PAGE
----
Prompt follow up makes you shine

how to give a speech, effective presentationsDuring a recent networking event, I was chatting with a business person when he asked if I knew of some resources for a particular service he needed. One business came to mind, but I told him I’d check my contact list when I got back to the office. As this was an evening event, I told him I’d get back to him the following morning.

Afterward, he sent a message thanking me for my effort and the prompt follow through. That made me wonder: does he not normally experience that? If so, that’s too bad.

With today’s technology it’s easier than ever to reply to queries. What happens, though, if you have to return to the office to dig up an answer? More to the point, if the person asking the question is not a customer, are you as interested in following through? You should be.

Remember, your reputation rides on your actions. Like with any other promise you make, failing to follow through can tarnish your reputation. You may think (the next day, of course), “Oh, it’s no big deal. I’ll never see that guy again.” That brings up issue #2.

That person could become a customer some day. I genuinely wanted to help this individual, but I’m also thinking long term: If I can help him now, he’s likely to think of me later when he needs services I can provide.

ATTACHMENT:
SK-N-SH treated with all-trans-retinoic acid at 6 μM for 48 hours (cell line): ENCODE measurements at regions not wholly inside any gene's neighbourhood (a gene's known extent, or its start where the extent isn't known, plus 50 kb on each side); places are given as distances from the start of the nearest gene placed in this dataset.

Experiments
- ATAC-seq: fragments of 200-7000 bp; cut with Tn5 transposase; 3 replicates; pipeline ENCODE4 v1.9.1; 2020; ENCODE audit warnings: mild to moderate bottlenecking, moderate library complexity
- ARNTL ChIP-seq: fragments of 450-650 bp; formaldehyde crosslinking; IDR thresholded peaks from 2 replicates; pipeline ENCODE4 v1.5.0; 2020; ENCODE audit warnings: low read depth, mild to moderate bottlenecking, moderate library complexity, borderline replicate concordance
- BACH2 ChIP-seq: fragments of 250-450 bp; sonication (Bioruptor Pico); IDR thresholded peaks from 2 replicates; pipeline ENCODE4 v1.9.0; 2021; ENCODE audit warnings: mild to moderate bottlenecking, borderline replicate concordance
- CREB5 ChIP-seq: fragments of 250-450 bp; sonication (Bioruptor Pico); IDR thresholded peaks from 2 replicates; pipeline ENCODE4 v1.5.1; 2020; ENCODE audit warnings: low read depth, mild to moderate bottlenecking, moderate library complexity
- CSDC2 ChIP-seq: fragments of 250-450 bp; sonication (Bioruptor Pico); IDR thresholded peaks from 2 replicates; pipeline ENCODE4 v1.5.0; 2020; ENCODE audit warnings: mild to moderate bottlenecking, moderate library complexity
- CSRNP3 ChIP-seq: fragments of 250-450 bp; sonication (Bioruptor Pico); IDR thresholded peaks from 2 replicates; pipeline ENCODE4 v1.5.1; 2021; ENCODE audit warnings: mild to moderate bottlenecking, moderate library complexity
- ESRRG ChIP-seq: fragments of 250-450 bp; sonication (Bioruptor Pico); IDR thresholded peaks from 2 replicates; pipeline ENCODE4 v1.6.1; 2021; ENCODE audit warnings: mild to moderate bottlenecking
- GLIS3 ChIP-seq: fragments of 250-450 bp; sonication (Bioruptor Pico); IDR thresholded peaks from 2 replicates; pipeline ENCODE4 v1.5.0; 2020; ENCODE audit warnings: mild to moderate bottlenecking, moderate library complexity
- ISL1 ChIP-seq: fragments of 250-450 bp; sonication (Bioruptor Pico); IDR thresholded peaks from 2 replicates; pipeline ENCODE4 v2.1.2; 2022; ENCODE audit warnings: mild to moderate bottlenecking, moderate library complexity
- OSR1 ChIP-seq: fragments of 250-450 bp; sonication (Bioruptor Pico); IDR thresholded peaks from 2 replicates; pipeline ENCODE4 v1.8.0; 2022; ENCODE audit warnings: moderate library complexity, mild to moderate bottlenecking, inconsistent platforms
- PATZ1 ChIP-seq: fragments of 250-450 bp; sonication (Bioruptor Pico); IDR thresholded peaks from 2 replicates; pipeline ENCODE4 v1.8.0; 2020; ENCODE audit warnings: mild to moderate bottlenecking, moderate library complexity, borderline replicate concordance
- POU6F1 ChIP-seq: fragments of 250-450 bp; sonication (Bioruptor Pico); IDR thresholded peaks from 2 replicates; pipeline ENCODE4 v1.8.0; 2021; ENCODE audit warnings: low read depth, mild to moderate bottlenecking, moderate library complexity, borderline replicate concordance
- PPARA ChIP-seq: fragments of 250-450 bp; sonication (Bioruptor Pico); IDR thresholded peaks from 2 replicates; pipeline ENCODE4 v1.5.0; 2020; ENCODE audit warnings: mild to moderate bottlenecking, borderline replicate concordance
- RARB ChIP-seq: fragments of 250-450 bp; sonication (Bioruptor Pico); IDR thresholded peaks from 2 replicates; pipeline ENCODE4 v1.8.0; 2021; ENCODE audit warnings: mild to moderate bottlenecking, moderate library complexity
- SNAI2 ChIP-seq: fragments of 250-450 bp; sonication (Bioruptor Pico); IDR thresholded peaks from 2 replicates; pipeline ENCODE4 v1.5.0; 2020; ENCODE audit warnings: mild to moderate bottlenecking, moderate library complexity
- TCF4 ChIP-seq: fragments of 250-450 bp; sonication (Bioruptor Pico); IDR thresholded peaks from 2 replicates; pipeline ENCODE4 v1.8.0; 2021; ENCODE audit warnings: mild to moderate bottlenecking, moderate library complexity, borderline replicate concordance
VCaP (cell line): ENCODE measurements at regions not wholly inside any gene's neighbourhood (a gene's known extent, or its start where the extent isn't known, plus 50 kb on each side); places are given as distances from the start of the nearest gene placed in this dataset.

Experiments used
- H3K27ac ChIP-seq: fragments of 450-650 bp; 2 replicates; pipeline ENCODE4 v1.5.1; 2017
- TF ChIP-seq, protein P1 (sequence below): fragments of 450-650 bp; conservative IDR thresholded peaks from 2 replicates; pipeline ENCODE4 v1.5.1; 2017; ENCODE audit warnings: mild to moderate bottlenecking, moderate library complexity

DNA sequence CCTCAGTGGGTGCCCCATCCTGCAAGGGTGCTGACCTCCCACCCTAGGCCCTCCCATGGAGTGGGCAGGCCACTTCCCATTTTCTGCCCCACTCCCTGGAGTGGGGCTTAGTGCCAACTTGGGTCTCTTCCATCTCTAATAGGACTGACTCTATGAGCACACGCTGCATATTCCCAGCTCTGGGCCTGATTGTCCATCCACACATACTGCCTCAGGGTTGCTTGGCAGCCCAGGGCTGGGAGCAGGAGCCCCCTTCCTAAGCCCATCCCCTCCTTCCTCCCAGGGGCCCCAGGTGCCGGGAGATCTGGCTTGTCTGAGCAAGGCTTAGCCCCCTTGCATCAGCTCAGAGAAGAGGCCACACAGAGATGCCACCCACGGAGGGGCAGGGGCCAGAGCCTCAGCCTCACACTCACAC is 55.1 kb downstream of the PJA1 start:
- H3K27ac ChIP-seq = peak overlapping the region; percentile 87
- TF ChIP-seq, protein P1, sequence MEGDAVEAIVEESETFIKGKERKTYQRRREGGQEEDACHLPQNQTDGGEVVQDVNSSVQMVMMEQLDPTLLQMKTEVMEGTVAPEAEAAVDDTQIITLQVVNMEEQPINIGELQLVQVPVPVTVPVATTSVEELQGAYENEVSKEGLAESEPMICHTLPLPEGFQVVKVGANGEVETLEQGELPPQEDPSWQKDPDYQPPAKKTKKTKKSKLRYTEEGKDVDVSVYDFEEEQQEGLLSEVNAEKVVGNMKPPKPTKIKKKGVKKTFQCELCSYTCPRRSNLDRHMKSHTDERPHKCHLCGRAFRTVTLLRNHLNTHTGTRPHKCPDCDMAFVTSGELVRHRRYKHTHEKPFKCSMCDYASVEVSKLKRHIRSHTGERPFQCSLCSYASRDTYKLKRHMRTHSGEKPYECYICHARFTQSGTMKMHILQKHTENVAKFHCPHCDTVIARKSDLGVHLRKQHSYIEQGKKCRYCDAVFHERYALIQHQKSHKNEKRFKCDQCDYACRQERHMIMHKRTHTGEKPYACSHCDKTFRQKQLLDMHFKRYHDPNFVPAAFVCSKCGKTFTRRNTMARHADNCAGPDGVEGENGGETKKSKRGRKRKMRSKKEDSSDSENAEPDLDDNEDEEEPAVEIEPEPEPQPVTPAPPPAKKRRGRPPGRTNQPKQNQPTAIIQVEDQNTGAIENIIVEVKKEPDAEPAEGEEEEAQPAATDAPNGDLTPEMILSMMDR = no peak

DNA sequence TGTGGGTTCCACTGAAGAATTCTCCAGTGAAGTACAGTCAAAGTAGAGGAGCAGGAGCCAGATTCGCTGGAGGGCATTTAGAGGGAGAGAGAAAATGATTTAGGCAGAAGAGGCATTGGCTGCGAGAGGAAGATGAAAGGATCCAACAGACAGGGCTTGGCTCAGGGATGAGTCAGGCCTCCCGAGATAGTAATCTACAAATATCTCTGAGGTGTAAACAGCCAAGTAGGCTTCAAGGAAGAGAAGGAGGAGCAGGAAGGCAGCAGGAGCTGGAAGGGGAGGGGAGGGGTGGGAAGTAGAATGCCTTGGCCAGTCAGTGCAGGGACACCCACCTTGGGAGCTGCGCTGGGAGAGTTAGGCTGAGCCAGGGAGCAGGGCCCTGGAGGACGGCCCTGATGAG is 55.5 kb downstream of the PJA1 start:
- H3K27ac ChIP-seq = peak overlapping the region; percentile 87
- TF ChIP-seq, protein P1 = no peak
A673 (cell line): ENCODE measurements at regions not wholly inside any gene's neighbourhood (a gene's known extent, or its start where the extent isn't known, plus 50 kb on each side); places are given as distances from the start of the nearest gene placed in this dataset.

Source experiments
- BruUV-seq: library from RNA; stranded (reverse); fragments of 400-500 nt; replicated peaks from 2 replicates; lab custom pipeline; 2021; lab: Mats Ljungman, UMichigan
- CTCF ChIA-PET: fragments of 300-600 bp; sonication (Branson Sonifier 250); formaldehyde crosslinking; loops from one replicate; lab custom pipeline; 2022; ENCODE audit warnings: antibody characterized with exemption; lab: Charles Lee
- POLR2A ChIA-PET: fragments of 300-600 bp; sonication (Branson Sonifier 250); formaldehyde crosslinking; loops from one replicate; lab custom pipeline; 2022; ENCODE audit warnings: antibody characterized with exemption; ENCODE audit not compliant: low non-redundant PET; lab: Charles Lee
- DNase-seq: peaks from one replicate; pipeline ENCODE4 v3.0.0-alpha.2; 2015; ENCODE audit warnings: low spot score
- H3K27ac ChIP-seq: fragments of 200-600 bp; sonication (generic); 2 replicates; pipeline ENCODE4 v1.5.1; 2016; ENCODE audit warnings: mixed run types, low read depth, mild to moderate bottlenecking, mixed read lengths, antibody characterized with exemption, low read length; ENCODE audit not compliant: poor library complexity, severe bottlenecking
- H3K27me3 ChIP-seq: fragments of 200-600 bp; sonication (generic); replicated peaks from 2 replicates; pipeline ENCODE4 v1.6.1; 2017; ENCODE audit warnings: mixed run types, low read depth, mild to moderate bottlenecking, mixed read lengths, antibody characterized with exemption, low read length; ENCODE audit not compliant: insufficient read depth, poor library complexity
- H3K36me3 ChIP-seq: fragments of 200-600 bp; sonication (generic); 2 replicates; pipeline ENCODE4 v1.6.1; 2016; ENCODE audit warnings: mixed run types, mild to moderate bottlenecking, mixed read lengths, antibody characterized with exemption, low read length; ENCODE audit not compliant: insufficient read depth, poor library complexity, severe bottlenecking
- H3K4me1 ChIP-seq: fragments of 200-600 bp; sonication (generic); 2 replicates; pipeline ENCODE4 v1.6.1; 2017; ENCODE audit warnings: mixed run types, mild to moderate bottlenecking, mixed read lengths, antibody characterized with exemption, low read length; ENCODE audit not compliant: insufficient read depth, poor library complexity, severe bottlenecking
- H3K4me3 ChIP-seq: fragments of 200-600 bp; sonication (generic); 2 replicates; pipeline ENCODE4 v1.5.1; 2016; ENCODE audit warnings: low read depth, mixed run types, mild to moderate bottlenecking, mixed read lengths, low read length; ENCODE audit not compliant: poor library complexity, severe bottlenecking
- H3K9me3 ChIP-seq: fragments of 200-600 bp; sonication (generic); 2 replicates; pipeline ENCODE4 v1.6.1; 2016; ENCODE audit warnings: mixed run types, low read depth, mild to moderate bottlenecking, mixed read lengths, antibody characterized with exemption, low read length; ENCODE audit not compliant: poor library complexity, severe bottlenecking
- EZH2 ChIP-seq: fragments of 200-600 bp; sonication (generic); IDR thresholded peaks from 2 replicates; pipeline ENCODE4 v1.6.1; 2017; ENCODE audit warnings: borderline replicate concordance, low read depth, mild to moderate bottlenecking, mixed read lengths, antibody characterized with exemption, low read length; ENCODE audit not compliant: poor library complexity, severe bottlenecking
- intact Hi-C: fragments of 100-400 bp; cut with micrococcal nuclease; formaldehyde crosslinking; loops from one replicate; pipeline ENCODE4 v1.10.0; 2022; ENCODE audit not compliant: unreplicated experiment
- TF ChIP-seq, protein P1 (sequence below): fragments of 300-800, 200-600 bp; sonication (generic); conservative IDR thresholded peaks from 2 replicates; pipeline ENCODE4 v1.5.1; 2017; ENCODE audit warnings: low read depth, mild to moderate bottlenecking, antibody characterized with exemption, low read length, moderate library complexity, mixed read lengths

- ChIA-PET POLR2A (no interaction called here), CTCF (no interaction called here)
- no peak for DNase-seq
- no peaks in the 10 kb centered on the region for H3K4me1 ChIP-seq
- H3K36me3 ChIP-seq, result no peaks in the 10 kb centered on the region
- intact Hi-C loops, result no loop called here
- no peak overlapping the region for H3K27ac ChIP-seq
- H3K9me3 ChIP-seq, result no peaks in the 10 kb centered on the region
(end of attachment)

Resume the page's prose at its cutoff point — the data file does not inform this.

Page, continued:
Plus, you never know who that person may know. Leave a good impression today, and you may get a nice surprise later by way of a referral.

Set a reasonable goal to respond. If you’re at an evening networking function, tell the other person you’ll respond my mid morning or early afternoon. It’s unlikely you’ll need to reply first thing in the morning.

Bottom line: Keep your ears open for opportunities to assist. Do so with genuine interest, and follow up on that conversation when you promised you would. If you’re stymied in your research, send an interim message. The recipient will understand. And appreciate that follow up.

For additional tips on providing good service, see “How to increase customer loyalty” and “Deal with your mistakes properly.”

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Tom Fuszard, content writer, blog writing, pr writing, web copy


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